Investment remains a major element of home ownership, poll suggests

However, the market is now feeling the effects of economic volatility and the recent cooldown in price growth

Investment remains a major element of home ownership, poll suggests

Approximately 60% of Canadians consider their homes as a major component of their investment portfolios, according to a new survey by BNN Bloomberg and RATESDOTCA.

In particular, younger Canadians were found to be more inclined to see their assets this way, with 72% of those in the 18-34 age range viewing their homes as investments, compared to 57% of those age 35 and above.

On the other end of the spectrum, roughly 24% said that their homes are not part of their investments.

However, ongoing economic volatility and the recent cooldown in price growth have led to some Canadians reconsidering the role that their homes play.

Latest figures from the Canadian Real Estate Association (CREA) show that Canadian home prices declined by 13.2% last year, the largest annual drop since monitoring began in 2005.

Approximately 23% said that amid these pressures, the importance that they accord to their homes as investment vehicles has weakened, while 11% said that they no longer consider their homes as good long-term investments.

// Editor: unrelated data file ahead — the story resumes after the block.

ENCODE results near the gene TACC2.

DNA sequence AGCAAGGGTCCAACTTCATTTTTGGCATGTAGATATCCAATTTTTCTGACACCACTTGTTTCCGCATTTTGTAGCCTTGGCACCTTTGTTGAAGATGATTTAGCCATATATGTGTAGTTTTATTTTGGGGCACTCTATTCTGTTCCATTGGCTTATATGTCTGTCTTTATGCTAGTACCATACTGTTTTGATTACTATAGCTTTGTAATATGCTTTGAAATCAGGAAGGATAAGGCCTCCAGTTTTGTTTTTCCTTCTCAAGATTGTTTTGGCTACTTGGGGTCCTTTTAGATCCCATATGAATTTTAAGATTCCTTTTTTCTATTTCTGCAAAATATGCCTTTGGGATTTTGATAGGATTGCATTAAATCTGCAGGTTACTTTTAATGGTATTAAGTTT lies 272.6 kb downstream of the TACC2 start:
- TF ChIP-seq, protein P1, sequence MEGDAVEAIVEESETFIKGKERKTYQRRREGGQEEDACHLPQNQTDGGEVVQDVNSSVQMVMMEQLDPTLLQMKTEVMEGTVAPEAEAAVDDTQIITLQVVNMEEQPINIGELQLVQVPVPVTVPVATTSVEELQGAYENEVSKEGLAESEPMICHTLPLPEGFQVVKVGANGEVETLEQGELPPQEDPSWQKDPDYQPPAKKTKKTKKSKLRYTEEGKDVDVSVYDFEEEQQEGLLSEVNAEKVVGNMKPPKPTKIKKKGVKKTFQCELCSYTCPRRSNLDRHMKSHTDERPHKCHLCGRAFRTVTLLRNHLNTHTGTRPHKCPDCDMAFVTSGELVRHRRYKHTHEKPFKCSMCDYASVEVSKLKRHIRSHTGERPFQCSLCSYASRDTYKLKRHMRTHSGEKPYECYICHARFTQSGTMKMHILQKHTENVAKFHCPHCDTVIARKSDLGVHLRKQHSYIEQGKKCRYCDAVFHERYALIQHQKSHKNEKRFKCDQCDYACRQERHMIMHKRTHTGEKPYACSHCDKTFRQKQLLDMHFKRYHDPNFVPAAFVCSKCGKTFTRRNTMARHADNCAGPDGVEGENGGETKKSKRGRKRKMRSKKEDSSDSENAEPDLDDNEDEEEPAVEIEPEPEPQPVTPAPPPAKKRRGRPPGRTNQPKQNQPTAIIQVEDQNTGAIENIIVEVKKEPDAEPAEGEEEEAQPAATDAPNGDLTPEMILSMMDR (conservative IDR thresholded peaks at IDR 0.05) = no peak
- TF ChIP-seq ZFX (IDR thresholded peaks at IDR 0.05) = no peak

Many Canadians are choosing not to have their own homes

With affordability continuing to be elusive, a growing number of Canadians are choosing to abandon sole ownership altogether, instead entering into co-ownership set-ups with family members or friends, according to a Royal LePage study earlier this year.

The poll found that 6% of Canadian homeowners currently co-own their property with another party who is not their spouse nor their significant other.

Of this population, 89% said that they are co-owning with family members, while 7% are doing so with friends. Around 56% said that they are living with their parents or in-laws, while 18% are co-owning with their adult children.

“Census data shows that multigenerational households are now the fastest growing household type in Canada,” Royal LePage said. “The decision to live together, including co-owning a home, is a decision increasingly made for financial reasons.”

Royal LePage also found that 76% of Canadian co-owners only entered into such agreements in the first place due to deteriorating housing affordability.

“By dividing the cost of a home between more people, Canadians can not only get their foot on the property ladder more easily, but also expand their home search to more desirable locations or larger properties that may not have been accessible with their budget alone.”